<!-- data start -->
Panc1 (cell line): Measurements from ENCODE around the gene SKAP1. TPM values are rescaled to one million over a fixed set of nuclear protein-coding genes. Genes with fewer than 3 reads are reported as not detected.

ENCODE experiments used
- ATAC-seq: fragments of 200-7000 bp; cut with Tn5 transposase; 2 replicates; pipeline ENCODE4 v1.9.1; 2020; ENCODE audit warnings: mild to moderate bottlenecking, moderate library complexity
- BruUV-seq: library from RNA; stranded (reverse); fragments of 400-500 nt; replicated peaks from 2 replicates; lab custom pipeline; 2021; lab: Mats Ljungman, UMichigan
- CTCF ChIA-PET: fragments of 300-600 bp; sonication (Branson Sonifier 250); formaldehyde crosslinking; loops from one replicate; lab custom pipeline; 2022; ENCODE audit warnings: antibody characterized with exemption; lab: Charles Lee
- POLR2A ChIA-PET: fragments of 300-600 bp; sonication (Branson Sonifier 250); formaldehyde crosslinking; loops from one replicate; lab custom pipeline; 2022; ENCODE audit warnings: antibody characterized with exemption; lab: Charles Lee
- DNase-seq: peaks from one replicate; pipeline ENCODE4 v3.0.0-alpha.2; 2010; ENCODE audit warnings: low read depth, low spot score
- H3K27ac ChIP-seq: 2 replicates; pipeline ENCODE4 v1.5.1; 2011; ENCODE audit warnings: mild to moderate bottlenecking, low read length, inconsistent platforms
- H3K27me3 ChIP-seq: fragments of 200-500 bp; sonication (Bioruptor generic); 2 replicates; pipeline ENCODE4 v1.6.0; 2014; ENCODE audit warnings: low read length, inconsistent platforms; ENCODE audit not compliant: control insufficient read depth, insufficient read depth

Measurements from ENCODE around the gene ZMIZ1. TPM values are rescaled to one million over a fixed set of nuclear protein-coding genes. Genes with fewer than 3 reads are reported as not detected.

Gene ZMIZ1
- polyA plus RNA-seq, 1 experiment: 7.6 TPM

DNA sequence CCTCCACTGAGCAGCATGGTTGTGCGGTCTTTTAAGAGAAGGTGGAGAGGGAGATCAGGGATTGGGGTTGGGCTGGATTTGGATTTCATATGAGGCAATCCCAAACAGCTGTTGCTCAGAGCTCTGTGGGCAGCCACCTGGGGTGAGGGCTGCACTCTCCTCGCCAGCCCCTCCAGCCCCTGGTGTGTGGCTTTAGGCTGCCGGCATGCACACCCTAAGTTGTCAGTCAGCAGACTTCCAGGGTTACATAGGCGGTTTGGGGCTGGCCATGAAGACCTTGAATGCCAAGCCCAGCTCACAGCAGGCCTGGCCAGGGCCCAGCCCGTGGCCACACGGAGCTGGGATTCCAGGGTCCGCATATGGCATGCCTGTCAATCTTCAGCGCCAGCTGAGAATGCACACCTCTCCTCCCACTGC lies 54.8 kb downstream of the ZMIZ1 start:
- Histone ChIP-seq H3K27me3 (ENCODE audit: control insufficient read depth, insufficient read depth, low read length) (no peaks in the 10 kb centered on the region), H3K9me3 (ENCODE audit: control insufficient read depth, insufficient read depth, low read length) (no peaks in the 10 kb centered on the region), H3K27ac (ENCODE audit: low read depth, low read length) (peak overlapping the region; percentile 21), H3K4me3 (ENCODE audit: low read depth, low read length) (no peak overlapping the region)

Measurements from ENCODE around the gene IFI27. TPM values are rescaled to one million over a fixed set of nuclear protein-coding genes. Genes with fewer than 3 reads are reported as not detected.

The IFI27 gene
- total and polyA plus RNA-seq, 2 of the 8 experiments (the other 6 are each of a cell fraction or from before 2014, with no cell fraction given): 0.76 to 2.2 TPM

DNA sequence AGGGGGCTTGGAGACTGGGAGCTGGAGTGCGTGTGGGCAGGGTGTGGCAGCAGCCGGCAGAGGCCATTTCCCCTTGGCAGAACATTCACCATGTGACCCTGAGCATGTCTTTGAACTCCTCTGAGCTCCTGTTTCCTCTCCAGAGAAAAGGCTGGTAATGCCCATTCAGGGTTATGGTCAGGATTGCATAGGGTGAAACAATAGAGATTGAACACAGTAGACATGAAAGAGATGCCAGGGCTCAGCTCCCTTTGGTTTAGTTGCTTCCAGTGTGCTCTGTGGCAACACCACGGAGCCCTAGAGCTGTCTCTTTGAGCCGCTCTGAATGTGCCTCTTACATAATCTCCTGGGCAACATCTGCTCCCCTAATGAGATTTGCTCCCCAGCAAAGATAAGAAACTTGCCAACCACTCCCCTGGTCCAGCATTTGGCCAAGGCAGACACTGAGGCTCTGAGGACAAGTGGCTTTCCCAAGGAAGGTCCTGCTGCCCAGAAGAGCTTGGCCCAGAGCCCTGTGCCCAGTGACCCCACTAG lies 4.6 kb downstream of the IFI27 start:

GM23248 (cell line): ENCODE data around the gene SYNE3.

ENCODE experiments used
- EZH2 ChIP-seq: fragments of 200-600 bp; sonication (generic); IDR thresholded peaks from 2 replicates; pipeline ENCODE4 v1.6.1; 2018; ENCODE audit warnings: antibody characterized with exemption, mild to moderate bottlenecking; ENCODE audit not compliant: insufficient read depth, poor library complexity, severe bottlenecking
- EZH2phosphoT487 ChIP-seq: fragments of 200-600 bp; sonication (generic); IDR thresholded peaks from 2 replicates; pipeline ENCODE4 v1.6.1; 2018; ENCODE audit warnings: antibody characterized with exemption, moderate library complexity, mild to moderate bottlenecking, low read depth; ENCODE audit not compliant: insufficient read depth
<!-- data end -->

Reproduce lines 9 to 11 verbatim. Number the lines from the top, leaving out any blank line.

- H3K27me3 ChIP-seq: fragments of 200-500 bp; sonication (Bioruptor generic); 2 replicates; pipeline ENCODE4 v1.6.0; 2014; ENCODE audit warnings: low read length, inconsistent platforms; ENCODE audit not compliant: control insufficient read depth, insufficient read depth

Measurements from ENCODE around the gene ZMIZ1. TPM values are rescaled to one million over a fixed set of nuclear protein-coding genes. Genes with fewer than 3 reads are reported as not detected.

Gene ZMIZ1